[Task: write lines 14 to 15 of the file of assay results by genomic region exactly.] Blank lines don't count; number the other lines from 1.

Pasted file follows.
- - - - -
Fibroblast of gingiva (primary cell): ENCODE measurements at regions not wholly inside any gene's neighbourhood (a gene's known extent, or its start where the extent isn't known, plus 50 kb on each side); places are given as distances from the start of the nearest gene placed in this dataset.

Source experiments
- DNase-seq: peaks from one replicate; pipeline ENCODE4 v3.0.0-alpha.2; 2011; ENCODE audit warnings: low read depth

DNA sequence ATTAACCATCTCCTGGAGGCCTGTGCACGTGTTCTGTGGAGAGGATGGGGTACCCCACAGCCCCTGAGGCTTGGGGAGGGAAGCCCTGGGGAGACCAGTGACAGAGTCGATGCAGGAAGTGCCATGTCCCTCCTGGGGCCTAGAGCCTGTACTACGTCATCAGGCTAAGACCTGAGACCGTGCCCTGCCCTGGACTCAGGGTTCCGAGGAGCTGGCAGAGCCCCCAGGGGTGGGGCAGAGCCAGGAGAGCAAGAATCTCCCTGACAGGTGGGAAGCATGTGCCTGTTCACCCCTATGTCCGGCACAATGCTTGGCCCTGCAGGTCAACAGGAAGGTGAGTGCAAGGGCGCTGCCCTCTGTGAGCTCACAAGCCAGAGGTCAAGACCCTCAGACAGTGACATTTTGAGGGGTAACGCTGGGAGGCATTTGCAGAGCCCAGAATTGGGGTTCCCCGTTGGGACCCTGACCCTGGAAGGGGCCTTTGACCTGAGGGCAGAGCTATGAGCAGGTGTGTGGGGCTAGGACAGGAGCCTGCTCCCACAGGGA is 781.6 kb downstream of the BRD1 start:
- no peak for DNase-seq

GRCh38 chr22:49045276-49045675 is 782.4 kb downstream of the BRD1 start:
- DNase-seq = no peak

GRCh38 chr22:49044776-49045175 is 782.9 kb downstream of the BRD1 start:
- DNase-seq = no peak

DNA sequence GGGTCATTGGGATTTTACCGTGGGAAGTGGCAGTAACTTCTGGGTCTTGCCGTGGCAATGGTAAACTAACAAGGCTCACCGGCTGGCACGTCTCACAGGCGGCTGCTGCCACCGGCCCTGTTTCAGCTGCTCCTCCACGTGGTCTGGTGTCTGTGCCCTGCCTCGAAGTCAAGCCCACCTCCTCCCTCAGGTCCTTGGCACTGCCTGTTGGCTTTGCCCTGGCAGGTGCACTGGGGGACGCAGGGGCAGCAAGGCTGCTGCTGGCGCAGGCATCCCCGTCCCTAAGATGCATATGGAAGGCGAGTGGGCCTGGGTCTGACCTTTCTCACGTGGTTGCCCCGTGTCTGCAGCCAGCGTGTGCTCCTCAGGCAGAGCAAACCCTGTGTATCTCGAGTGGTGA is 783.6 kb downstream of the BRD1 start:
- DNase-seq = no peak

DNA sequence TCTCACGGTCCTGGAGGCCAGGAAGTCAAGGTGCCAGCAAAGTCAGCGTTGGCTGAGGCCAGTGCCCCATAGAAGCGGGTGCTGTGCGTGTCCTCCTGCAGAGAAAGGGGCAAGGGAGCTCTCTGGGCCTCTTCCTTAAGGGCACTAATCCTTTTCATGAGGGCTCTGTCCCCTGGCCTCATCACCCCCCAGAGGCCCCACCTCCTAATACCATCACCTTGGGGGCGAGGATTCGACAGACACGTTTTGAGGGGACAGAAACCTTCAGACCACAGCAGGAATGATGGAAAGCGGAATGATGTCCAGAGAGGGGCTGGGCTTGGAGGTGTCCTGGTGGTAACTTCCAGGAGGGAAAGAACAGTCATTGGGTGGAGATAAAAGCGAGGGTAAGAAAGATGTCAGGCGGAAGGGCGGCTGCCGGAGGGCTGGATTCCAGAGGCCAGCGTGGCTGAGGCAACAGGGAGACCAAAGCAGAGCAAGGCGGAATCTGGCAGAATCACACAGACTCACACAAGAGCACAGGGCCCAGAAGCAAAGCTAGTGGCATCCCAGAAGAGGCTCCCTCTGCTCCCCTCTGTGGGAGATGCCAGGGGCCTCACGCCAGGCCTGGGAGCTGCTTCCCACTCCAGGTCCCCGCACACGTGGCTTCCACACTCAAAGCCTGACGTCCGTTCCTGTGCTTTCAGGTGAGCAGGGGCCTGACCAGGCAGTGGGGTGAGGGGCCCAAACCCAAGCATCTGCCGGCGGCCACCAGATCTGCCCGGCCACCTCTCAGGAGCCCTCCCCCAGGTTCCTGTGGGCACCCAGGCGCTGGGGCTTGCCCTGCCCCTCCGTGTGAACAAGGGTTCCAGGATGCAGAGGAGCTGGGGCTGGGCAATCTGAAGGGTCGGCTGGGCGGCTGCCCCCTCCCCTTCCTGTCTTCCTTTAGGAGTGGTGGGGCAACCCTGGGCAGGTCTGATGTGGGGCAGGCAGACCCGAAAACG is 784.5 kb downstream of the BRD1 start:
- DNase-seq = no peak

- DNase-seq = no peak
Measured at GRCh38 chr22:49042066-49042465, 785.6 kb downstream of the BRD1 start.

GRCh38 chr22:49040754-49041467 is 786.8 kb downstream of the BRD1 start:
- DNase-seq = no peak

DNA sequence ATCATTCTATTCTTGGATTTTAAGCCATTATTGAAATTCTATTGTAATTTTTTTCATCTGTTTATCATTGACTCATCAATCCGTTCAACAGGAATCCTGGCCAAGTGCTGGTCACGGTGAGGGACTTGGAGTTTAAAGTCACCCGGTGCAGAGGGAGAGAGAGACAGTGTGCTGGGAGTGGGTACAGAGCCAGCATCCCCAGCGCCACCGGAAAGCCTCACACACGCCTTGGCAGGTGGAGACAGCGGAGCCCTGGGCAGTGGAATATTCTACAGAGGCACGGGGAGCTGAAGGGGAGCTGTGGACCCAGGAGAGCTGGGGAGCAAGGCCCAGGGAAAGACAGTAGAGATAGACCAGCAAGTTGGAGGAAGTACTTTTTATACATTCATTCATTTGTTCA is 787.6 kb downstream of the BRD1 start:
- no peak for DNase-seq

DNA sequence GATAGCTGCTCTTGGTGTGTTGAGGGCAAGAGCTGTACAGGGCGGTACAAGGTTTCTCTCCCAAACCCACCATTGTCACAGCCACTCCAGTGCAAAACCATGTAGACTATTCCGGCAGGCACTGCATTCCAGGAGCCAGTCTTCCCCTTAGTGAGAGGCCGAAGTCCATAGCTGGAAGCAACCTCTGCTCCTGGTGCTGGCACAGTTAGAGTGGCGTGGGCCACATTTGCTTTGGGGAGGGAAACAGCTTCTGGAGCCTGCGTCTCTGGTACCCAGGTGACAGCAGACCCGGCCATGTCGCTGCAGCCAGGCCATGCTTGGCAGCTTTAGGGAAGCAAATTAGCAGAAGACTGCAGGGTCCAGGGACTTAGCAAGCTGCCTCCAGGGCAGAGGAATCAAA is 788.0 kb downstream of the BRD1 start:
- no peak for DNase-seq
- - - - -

- DNase-seq = no peak
Measured at GRCh38 chr22:49042066-49042465, 785.6 kb downstream of the BRD1 start.